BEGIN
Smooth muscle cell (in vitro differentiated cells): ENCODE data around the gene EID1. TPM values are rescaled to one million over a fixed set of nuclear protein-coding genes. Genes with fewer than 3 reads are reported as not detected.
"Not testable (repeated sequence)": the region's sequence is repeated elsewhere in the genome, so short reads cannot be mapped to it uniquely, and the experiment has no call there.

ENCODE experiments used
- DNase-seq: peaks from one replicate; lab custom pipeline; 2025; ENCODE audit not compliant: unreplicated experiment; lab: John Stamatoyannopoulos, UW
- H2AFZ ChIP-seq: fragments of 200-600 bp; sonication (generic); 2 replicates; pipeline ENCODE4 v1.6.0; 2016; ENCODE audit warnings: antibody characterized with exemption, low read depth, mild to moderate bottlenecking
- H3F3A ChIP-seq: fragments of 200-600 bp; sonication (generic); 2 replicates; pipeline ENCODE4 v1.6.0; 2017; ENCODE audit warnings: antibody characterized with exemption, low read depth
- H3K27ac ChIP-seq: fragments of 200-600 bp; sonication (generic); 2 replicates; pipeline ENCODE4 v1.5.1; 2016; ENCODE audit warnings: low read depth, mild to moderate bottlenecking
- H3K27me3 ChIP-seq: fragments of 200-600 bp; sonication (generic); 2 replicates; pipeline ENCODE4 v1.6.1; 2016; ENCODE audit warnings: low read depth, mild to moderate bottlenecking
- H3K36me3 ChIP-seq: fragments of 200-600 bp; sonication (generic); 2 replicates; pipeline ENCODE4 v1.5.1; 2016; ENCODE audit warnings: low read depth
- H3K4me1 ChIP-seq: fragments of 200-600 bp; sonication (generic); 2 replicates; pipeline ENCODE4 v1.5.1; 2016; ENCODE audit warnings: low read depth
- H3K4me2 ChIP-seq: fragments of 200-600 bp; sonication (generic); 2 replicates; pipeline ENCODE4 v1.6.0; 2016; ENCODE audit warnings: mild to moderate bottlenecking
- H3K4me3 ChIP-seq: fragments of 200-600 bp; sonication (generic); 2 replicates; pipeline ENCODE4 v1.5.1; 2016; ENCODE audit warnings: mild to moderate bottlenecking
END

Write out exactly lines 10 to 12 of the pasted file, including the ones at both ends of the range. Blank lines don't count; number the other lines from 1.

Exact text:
- H3K4me1 ChIP-seq: fragments of 200-600 bp; sonication (generic); 2 replicates; pipeline ENCODE4 v1.5.1; 2016; ENCODE audit warnings: low read depth
- H3K4me2 ChIP-seq: fragments of 200-600 bp; sonication (generic); 2 replicates; pipeline ENCODE4 v1.6.0; 2016; ENCODE audit warnings: mild to moderate bottlenecking
- H3K4me3 ChIP-seq: fragments of 200-600 bp; sonication (generic); 2 replicates; pipeline ENCODE4 v1.5.1; 2016; ENCODE audit warnings: mild to moderate bottlenecking